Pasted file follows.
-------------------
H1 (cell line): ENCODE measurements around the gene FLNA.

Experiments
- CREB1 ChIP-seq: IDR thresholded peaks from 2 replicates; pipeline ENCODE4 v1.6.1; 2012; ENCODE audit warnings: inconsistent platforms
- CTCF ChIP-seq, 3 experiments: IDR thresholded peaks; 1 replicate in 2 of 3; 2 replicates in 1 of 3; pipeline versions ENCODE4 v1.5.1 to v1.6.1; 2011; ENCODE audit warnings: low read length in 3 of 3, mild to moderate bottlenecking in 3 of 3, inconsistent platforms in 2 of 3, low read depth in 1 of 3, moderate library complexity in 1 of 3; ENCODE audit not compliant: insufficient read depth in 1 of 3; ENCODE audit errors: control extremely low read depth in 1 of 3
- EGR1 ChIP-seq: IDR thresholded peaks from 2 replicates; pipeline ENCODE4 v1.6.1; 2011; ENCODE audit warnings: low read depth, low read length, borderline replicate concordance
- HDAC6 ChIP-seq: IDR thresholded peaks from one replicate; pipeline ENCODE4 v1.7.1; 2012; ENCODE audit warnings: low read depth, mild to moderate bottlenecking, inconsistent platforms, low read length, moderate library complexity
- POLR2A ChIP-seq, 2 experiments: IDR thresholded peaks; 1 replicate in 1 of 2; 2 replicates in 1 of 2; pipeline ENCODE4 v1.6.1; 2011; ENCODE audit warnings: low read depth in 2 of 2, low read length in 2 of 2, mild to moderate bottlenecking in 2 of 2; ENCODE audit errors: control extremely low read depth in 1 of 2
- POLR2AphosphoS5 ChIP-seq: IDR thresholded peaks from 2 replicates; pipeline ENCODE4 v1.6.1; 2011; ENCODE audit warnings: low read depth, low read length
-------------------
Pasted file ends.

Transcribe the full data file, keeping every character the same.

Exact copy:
H1 (cell line): ENCODE measurements around the gene FLNA.

Experiments
- CREB1 ChIP-seq: IDR thresholded peaks from 2 replicates; pipeline ENCODE4 v1.6.1; 2012; ENCODE audit warnings: inconsistent platforms
- CTCF ChIP-seq, 3 experiments: IDR thresholded peaks; 1 replicate in 2 of 3; 2 replicates in 1 of 3; pipeline versions ENCODE4 v1.5.1 to v1.6.1; 2011; ENCODE audit warnings: low read length in 3 of 3, mild to moderate bottlenecking in 3 of 3, inconsistent platforms in 2 of 3, low read depth in 1 of 3, moderate library complexity in 1 of 3; ENCODE audit not compliant: insufficient read depth in 1 of 3; ENCODE audit errors: control extremely low read depth in 1 of 3
- EGR1 ChIP-seq: IDR thresholded peaks from 2 replicates; pipeline ENCODE4 v1.6.1; 2011; ENCODE audit warnings: low read depth, low read length, borderline replicate concordance
- HDAC6 ChIP-seq: IDR thresholded peaks from one replicate; pipeline ENCODE4 v1.7.1; 2012; ENCODE audit warnings: low read depth, mild to moderate bottlenecking, inconsistent platforms, low read length, moderate library complexity
- POLR2A ChIP-seq, 2 experiments: IDR thresholded peaks; 1 replicate in 1 of 2; 2 replicates in 1 of 2; pipeline ENCODE4 v1.6.1; 2011; ENCODE audit warnings: low read depth in 2 of 2, low read length in 2 of 2, mild to moderate bottlenecking in 2 of 2; ENCODE audit errors: control extremely low read depth in 1 of 2
- POLR2AphosphoS5 ChIP-seq: IDR thresholded peaks from 2 replicates; pipeline ENCODE4 v1.6.1; 2011; ENCODE audit warnings: low read depth, low read length